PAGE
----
Catching a falling knife is never a good idea. A strong dollar (USD), moderation of GDP and earnings growth estimates are happening at the same time as global economies continue to increase fiscal and trade imbalances.
The collapse of emerging market currencies from a modest reduction in Fed balance sheet and small rate rise shows the extent of the imbalances built by many economies in the QE years. As USD strengthens and capital flows turn to the US, emerging market debt refinancing becomes more challenging.
US dollar strength and gold divergence is interesting. It seems that the market is pricing a disinflationary outcome of the global slowdown - as gold is usually an inflation hedge - and a flight to safety.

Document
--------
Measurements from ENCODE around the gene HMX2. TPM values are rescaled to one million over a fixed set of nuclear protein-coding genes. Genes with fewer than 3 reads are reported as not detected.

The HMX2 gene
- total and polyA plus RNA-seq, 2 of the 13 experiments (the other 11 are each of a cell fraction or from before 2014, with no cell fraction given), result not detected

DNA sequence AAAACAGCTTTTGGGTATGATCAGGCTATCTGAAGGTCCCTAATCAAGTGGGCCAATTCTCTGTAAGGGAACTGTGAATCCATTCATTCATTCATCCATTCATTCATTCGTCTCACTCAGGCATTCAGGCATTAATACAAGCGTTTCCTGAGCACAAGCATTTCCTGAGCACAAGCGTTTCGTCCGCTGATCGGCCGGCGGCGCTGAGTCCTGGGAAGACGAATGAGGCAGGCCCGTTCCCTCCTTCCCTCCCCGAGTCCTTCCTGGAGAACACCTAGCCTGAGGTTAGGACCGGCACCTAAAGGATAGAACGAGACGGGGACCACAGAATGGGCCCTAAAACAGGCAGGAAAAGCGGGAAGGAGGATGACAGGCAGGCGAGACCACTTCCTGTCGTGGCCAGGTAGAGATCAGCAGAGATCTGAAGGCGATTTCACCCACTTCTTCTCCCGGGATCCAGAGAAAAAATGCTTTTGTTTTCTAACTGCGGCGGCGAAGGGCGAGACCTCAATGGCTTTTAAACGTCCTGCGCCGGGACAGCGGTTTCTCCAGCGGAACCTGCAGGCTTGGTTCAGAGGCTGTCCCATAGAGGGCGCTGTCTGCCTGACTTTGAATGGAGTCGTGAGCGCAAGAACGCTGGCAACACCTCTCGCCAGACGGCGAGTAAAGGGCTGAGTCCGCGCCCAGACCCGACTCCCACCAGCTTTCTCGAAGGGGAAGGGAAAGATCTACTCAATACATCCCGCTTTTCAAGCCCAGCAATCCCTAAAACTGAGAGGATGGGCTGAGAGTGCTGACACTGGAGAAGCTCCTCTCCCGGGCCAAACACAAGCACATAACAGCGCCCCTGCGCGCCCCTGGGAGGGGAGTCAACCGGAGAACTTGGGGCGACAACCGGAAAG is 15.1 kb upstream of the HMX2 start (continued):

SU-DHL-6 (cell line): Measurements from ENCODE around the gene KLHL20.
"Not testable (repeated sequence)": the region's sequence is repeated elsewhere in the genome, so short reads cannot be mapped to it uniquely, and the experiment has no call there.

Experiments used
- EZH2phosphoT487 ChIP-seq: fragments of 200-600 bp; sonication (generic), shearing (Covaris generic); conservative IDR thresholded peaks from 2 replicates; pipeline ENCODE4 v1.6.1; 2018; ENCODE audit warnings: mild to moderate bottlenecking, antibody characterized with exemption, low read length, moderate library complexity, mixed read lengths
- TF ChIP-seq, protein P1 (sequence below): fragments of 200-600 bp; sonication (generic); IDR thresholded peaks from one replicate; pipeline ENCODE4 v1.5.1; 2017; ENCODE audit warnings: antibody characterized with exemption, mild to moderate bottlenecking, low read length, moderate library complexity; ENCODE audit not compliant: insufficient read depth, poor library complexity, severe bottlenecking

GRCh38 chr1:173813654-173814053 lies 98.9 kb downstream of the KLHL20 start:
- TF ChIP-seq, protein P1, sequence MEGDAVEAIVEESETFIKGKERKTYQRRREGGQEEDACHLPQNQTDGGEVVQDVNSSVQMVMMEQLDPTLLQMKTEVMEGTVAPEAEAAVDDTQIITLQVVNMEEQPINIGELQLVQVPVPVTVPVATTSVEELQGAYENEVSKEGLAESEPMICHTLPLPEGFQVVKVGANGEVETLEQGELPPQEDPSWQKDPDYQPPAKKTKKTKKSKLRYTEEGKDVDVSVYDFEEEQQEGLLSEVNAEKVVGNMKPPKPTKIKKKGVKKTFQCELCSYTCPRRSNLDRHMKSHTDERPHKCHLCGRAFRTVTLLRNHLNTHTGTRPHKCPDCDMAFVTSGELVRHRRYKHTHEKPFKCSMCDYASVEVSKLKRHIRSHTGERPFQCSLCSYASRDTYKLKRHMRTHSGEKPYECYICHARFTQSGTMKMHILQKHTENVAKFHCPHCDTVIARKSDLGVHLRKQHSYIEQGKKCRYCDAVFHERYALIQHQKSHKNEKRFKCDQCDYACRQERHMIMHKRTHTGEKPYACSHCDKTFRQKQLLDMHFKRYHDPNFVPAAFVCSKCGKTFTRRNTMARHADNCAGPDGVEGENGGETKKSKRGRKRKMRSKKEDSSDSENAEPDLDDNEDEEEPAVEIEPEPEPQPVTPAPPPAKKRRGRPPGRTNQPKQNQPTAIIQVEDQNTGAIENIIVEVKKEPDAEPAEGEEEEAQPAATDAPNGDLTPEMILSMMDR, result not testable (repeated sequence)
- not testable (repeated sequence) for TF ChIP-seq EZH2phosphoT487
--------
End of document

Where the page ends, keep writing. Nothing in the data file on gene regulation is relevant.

A strong dollar is a positive sign for America because:
- High added-value doesn’t need devaluation. US exports 12% of GDP.
- Higher purchasing power for savers and salaries enable better consumption.
- It attracts capital, making Treasuries and US investments more attractive and safer for global investors.
US growth improved in June, particularly strong vs weakening China, Eurozone and Emerging markets.
June ISM Manufacturing Index rose to 60.2 vs China and Eurozone.
PMIs show the evidence of global slowdown. Manufacturing PMI in June 2018:
- China 51.0 vs 51.5 in January
- Eurozone 54.9 vs 59.6 in January
- Japan 53.0 vs 54.8 in January.
USD strength has a lesser impact on profits:
- Technology, high-margin, high added-value firms are more than 27% of S&P 500.
- US exports are less than 30% of S&P revenues. Corporate profits correlation with the USD is not very strong at all. US profits mostly suffer when oil rises.
- Stronger dollar means more inflows into US assets and Treasuries with a rate hike path confirmed.
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